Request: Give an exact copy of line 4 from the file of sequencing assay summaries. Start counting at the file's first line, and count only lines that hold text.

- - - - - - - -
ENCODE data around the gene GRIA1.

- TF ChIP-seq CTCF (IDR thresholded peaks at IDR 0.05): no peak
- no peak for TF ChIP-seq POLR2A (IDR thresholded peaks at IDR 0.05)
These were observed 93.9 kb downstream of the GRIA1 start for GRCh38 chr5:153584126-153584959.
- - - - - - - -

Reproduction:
These were observed 93.9 kb downstream of the GRIA1 start for GRCh38 chr5:153584126-153584959.